Differential Diagnosis of Coma
When coma is caused by bilateral cerebral hemisphere disease, swallowing, yawning, and spontaneous breathing are normal. The eyes rove spontaneously from side to side, and the limbs move symmetrically to stimulus. Pupillary and oculomotor reflexes are preserved. Toxic and metabolic disorders are the most common cause of coma resulting from bilateral hemisphere dysfunction. Encephalitis, hemorrhage, or infection in the meninges and subarachnoid space can also adversely affect bilateral hemisphere function. Although infarcts, hemorrhages, tumors, or abscesses can involve both hemispheres, the neurologic deficit becomes bilateral only sequentially.
When a hemispheric lesion compresses the brain-stem, the patient usually has signs or symptoms of hemisphere dysfunction, such as hemiparesis. Any space-occupying lesion, such as subdural hematoma, infarction, hemorrhage, or tumor, may compress the rostral brainstem and cause coma. As the lesion enlarges, intracranial pressure rises, and headache, vomiting, decreased alertness and papilledema develop. Signs of rostral brainstem diencephalic dysfunction follow. The midbrain and pons are disrupted sequentially, and signs of lower brainstem failure are added to dysfunction of rostral structures.
An intrinsic brainstem lesion can cause coma by compromising the function of the medial tegmental structures bilaterally. Primary diencephalic brainstem lesions are usually due to stroke, either hemorrhagic or infarction. Head trauma may also directly injure the brain-stem. In midbrain lesions, the pupils are dilated or in midposition, and bilateral oculomotor nerve palsy occurs. The eyes rest downward and outward and do not adduct or move vertically. Decerebrate posturing of the limbs is present. Pontine infarct or hematoma cause small, poorly reactive pupils and impaired vertical gaze. The eyes may rest downward and inward, and one eye may be lower than the other. Brainstem function rostral to the lesion is preserved. Pontine lesions cause small, reactive pupils, failure of horizontal eye movements, preservation of vertical eye movements (sometimes with spontaneous bobbing), and decerebrate posturing. Medullary lesions may compromise vasomotor control and breathing. Toxic disorders affecting the brainstem and cerebral hemispheres at multiple levels cause signs inconsistent with any single anatomic locus.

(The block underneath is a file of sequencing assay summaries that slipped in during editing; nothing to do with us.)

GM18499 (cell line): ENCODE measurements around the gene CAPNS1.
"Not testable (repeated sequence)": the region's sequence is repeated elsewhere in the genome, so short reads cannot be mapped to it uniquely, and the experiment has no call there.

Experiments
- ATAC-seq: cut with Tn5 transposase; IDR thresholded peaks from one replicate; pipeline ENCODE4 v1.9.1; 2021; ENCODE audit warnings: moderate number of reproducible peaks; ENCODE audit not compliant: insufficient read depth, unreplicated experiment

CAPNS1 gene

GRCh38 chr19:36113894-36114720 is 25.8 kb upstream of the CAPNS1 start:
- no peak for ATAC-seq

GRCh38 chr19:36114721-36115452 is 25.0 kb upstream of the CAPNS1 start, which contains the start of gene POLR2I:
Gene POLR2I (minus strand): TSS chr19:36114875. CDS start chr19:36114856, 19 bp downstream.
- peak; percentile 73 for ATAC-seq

Cerebellar space-occupying lesions cause ataxia and vomiting, often followed by abducens (cranial nerve VI) nerve or lateral gaze palsy to the side of the lesion. Signs of lower brainstem dysfunction in the pons and medulla then develop.
If a cerebral or cerebellar lesion compresses the brain-stem, immediate treatment is required to avoid irreversible injury. With a primary brainstem lesion, the situation is equally urgent. Neuroradiologic investigations are critical in determining the nature and extent of pathology. Endotracheal intubation, controlled mechanical ventilation, and osmotic diuresis are undertaken while cranial computed tomography (CT) is performed to determine whether the patient requires immediate surgical decompression, cerebrospinal ventricular drainage, or hematoma evacuation as lifesaving measures.
Bilateral cerebral hemisphere disease is usually treated medically rather than surgically. It is often the result of metabolic encephalopathy from exogenous intoxication, for instance, drug overdose, alcohol intoxication, or overmedication. Endogenous intoxication is caused by organ failure (the lungs and carbon dioxide narcosis; the liver and hyperammonemia; the kidney and uremia), hyperglycemia, hypercalcemia, or hypernatremia, or by insufficiency of endogenous or exogenous, for instance, hypoglycemia, hypothyroidism, ypocalcemia, or hyponatremia.